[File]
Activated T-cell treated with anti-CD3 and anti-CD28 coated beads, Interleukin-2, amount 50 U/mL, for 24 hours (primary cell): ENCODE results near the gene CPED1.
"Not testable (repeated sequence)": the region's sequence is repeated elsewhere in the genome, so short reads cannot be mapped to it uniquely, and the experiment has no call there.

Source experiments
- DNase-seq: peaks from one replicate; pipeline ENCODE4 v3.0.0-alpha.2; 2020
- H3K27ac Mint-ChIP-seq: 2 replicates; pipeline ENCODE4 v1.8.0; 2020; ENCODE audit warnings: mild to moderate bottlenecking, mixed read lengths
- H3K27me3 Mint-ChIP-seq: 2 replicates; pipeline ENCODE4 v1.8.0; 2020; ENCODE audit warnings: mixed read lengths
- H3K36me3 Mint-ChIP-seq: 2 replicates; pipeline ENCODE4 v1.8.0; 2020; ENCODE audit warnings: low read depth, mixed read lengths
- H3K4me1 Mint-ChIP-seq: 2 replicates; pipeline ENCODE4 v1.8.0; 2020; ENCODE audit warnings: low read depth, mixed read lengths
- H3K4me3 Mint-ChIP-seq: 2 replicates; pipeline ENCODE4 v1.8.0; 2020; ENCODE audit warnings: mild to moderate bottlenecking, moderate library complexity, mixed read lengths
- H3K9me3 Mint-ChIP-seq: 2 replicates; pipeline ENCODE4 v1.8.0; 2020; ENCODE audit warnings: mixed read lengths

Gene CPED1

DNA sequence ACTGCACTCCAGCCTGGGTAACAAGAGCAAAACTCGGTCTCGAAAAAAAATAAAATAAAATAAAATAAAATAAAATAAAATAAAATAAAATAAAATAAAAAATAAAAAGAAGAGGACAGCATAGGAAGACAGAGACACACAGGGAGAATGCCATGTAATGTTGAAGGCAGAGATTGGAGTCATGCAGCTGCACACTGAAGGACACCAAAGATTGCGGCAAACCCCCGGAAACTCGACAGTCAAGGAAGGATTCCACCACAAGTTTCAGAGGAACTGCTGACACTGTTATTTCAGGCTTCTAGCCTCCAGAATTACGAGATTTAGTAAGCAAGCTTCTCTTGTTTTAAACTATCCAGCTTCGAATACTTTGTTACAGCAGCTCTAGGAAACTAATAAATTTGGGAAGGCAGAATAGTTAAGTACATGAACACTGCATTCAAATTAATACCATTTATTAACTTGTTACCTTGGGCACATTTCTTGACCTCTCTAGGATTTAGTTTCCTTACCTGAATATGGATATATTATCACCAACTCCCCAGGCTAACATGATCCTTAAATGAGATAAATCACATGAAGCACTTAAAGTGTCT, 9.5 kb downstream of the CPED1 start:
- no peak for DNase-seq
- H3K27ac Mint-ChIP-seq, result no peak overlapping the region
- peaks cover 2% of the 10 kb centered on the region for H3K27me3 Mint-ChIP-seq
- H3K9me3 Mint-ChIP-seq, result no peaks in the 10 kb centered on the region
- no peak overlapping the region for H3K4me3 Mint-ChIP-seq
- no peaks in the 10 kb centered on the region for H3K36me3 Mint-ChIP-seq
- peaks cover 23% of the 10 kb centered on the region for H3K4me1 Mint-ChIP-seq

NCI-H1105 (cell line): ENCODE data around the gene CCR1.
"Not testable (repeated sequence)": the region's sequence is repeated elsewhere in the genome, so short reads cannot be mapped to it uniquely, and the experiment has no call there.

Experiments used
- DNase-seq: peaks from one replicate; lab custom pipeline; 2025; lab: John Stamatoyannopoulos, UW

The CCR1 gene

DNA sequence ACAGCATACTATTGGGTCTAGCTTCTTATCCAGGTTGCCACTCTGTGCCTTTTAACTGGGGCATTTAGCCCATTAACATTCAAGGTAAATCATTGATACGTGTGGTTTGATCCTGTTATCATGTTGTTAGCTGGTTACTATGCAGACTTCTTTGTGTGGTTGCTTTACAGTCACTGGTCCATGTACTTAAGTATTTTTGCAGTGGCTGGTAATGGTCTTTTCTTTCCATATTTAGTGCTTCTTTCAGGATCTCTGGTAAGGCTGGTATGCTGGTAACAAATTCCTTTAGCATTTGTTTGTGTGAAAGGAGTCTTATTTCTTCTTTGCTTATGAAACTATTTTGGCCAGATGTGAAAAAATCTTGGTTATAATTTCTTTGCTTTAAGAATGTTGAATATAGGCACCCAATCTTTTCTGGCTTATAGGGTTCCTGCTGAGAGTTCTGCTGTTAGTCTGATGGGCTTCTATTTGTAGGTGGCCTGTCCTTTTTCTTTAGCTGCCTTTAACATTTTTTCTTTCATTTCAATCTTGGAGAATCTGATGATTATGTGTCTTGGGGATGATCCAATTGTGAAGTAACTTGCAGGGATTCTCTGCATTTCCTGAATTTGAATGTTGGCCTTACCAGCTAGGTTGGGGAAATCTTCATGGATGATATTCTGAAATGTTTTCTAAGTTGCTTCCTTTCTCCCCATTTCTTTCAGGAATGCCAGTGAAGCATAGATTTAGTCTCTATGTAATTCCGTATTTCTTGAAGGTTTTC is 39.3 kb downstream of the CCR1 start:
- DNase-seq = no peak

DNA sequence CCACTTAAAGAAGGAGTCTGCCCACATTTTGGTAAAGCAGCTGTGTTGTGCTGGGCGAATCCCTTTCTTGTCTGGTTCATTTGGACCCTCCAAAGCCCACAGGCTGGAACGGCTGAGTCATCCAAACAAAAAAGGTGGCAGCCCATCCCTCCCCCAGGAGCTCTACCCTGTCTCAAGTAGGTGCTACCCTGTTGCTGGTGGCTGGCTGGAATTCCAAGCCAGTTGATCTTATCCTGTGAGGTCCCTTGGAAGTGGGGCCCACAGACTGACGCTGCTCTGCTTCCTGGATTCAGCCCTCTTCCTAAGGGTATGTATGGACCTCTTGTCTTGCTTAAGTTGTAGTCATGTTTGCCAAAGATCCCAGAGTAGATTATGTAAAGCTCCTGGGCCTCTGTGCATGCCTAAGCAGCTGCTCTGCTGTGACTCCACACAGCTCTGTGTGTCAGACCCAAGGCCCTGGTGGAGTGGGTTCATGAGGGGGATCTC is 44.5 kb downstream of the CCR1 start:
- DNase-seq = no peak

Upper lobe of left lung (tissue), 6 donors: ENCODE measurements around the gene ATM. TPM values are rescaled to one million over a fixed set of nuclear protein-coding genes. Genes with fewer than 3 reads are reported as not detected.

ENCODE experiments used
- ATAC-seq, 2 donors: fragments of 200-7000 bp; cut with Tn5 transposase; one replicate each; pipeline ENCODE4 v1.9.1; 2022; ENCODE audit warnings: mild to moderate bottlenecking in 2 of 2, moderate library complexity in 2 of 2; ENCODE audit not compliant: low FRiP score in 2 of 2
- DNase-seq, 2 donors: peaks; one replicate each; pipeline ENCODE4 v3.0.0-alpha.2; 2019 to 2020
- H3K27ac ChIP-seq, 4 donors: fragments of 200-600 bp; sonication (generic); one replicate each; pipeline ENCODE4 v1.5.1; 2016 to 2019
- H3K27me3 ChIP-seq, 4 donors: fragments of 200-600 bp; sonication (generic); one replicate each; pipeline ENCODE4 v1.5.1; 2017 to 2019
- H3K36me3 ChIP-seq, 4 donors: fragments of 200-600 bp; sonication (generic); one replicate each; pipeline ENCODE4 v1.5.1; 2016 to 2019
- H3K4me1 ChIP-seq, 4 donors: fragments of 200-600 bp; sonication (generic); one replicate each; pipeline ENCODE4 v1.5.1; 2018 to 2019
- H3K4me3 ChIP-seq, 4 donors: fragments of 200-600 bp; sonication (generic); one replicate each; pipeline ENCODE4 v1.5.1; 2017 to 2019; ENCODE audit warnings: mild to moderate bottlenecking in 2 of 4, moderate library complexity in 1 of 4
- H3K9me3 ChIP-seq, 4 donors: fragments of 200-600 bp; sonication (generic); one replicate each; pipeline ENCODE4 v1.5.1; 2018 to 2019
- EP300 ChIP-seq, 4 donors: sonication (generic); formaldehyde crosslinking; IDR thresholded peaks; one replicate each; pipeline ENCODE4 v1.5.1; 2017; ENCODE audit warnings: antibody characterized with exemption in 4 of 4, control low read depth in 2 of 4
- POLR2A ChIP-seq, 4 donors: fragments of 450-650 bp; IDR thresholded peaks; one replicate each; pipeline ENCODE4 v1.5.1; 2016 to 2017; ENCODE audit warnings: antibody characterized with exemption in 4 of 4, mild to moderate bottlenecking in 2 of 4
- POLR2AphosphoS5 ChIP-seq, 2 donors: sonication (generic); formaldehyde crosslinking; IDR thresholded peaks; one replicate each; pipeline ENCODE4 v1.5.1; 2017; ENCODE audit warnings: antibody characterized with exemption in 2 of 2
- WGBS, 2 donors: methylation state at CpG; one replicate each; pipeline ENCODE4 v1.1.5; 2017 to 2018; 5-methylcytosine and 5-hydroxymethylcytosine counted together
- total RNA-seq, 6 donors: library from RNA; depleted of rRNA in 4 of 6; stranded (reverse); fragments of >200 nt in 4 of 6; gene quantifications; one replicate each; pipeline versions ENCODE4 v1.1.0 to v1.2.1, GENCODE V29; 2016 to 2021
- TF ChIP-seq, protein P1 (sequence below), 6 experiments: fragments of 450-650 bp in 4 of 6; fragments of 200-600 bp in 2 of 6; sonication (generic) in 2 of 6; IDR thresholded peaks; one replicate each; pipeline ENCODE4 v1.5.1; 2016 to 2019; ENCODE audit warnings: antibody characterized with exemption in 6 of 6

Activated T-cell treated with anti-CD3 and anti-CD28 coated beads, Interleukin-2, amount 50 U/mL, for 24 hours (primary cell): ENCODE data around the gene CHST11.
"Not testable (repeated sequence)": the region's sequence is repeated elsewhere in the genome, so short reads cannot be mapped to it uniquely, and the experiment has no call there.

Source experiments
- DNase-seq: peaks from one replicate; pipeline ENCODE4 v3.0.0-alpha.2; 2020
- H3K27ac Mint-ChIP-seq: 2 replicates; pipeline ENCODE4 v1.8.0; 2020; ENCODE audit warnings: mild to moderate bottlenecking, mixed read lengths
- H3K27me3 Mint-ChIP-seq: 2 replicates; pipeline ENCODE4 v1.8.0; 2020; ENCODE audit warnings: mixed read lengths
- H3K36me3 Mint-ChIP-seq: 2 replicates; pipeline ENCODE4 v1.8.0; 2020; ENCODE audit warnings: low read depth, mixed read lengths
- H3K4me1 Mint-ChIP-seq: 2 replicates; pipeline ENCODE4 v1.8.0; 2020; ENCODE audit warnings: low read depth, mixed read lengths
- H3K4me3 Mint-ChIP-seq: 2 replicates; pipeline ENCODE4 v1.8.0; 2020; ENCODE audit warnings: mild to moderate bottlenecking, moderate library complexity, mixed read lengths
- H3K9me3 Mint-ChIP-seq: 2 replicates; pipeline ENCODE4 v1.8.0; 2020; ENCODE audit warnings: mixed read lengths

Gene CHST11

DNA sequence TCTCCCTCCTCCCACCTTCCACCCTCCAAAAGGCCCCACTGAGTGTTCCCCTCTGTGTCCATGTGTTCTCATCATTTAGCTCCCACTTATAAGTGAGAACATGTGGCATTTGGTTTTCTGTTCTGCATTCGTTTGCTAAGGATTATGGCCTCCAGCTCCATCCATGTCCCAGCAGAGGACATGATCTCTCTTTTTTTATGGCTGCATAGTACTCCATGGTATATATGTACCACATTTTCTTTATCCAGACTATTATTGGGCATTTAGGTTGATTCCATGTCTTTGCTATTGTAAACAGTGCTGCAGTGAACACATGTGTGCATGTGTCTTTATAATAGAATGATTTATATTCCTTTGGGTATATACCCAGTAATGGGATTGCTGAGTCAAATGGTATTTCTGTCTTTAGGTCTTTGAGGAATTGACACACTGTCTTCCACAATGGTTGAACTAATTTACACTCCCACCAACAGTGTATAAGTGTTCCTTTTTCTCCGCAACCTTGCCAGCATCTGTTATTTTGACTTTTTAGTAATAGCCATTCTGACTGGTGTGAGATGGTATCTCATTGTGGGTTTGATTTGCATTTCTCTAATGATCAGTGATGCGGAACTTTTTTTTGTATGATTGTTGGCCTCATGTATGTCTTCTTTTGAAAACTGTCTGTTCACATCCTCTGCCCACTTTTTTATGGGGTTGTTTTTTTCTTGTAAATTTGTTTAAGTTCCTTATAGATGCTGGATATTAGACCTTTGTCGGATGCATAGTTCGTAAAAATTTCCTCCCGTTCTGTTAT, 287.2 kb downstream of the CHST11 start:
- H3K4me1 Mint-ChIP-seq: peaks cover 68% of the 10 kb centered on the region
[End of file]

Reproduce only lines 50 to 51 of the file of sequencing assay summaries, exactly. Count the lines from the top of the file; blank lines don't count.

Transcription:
- H3K27me3 Mint-ChIP-seq: 2 replicates; pipeline ENCODE4 v1.8.0; 2020; ENCODE audit warnings: mixed read lengths
- H3K36me3 Mint-ChIP-seq: 2 replicates; pipeline ENCODE4 v1.8.0; 2020; ENCODE audit warnings: low read depth, mixed read lengths